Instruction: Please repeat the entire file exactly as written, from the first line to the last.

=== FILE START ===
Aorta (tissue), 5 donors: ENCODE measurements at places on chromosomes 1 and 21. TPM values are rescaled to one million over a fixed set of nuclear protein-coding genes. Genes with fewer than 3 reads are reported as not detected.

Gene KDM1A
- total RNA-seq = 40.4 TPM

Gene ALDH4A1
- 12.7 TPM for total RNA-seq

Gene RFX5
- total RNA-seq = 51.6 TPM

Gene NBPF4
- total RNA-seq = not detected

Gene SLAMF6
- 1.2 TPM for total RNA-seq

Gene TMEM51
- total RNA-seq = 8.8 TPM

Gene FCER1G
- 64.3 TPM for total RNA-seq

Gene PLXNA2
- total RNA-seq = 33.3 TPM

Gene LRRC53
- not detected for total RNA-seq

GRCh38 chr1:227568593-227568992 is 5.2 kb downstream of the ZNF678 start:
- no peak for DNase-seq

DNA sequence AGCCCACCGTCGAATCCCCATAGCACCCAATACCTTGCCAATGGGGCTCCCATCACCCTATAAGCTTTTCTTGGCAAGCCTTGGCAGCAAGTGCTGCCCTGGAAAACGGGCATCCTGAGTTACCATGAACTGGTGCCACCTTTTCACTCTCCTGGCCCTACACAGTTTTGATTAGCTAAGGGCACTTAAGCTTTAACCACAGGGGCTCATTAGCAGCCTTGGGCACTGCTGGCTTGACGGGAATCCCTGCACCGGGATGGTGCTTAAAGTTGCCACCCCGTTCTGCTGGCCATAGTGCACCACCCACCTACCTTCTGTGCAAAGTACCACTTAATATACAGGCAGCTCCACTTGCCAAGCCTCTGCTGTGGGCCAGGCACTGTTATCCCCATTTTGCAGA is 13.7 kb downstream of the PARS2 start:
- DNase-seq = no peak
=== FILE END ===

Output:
Aorta (tissue), 5 donors: ENCODE measurements at places on chromosomes 1 and 21. TPM values are rescaled to one million over a fixed set of nuclear protein-coding genes. Genes with fewer than 3 reads are reported as not detected.

Gene KDM1A
- total RNA-seq = 40.4 TPM

Gene ALDH4A1
- 12.7 TPM for total RNA-seq

Gene RFX5
- total RNA-seq = 51.6 TPM

Gene NBPF4
- total RNA-seq = not detected

Gene SLAMF6
- 1.2 TPM for total RNA-seq

Gene TMEM51
- total RNA-seq = 8.8 TPM

Gene FCER1G
- 64.3 TPM for total RNA-seq

Gene PLXNA2
- total RNA-seq = 33.3 TPM

Gene LRRC53
- not detected for total RNA-seq

GRCh38 chr1:227568593-227568992 is 5.2 kb downstream of the ZNF678 start:
- no peak for DNase-seq

DNA sequence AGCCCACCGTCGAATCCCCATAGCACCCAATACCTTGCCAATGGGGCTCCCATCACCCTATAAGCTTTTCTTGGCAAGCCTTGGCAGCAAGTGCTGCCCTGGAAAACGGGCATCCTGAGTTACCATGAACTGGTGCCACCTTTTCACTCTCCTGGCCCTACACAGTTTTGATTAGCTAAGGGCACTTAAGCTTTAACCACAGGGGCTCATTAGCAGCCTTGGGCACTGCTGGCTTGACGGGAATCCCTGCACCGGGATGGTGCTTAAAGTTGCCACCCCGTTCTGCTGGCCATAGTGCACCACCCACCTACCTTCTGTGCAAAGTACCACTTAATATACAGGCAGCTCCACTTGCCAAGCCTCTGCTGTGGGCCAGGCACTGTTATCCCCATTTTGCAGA is 13.7 kb downstream of the PARS2 start:
- DNase-seq = no peak